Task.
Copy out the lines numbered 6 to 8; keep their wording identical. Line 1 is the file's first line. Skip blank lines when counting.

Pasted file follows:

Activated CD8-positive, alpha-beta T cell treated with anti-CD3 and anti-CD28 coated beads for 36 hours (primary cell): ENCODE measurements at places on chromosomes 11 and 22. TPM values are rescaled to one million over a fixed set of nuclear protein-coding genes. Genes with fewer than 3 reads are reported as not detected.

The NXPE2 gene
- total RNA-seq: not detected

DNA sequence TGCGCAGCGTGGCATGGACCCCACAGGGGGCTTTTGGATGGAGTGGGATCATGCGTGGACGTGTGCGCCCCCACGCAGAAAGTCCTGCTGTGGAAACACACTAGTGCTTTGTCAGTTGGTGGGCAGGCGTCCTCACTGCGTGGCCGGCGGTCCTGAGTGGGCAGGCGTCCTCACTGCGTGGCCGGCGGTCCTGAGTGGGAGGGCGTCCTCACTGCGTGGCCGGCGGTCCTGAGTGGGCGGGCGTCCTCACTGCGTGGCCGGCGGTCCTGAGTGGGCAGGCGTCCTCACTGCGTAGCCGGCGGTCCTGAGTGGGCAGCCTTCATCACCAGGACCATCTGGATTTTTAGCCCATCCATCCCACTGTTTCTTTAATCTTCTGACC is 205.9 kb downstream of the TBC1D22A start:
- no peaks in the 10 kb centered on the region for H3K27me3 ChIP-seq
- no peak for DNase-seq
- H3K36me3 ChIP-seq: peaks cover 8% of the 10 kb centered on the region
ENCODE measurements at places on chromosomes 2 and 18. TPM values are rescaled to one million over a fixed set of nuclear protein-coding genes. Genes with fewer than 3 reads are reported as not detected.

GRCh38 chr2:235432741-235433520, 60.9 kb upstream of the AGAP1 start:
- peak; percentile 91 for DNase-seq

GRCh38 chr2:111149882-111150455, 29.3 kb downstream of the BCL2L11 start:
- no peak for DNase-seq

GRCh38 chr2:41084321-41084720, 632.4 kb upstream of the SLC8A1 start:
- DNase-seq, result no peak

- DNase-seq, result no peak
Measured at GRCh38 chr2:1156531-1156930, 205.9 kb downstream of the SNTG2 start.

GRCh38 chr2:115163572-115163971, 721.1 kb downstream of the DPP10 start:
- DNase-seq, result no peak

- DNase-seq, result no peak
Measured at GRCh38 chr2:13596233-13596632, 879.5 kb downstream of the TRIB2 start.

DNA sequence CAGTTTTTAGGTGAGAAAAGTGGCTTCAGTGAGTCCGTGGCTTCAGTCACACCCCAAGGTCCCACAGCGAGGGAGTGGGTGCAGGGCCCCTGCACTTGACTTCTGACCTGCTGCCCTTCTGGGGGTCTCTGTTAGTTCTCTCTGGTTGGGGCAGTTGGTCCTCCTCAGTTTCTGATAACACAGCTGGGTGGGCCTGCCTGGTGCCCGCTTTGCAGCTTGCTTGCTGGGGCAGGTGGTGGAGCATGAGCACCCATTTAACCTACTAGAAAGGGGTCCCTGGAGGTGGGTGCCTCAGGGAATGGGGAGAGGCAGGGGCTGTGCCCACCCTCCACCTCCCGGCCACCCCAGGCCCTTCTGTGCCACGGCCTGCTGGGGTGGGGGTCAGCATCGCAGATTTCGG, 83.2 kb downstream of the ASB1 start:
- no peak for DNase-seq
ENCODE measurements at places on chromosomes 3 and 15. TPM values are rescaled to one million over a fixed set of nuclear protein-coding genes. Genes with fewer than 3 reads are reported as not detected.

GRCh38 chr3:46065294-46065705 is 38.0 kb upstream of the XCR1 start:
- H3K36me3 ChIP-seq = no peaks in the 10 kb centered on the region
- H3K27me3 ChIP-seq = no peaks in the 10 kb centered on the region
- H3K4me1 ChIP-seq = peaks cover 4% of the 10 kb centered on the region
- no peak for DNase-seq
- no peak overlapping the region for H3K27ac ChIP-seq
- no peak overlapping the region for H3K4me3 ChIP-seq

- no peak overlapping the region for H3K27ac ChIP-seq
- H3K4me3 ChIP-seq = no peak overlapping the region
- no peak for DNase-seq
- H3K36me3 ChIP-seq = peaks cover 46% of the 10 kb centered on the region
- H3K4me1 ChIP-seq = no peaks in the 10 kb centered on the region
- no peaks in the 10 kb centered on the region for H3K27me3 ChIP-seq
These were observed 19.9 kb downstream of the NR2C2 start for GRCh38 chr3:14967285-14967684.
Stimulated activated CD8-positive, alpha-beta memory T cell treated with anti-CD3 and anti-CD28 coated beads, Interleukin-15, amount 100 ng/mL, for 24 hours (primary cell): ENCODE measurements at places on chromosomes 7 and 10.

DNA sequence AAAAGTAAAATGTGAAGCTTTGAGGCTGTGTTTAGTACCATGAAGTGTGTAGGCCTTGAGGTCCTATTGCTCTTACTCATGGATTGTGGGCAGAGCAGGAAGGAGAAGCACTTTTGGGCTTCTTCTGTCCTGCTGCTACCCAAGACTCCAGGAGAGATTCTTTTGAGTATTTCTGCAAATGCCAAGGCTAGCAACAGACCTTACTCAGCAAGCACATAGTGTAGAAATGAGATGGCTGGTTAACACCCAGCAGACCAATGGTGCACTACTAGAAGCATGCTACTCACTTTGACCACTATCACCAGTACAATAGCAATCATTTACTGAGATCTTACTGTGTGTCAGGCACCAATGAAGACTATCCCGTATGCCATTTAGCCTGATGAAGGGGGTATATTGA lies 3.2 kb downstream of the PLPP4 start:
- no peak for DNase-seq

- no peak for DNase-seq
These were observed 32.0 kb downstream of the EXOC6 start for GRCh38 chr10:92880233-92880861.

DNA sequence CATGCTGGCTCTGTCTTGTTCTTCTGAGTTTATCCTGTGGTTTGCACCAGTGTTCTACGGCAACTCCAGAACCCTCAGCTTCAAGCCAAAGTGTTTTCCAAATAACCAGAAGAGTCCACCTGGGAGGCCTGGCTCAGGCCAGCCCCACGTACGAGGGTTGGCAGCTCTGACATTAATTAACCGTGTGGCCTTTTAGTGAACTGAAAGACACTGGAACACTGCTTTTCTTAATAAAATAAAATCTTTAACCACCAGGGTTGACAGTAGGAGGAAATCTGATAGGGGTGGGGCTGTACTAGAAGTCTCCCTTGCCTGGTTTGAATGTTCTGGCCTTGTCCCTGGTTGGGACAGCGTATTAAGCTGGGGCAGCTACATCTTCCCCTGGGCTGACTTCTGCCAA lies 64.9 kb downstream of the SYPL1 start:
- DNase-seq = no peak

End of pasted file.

- no peak for DNase-seq
- H3K36me3 ChIP-seq: peaks cover 8% of the 10 kb centered on the region
ENCODE measurements at places on chromosomes 2 and 18. TPM values are rescaled to one million over a fixed set of nuclear protein-coding genes. Genes with fewer than 3 reads are reported as not detected.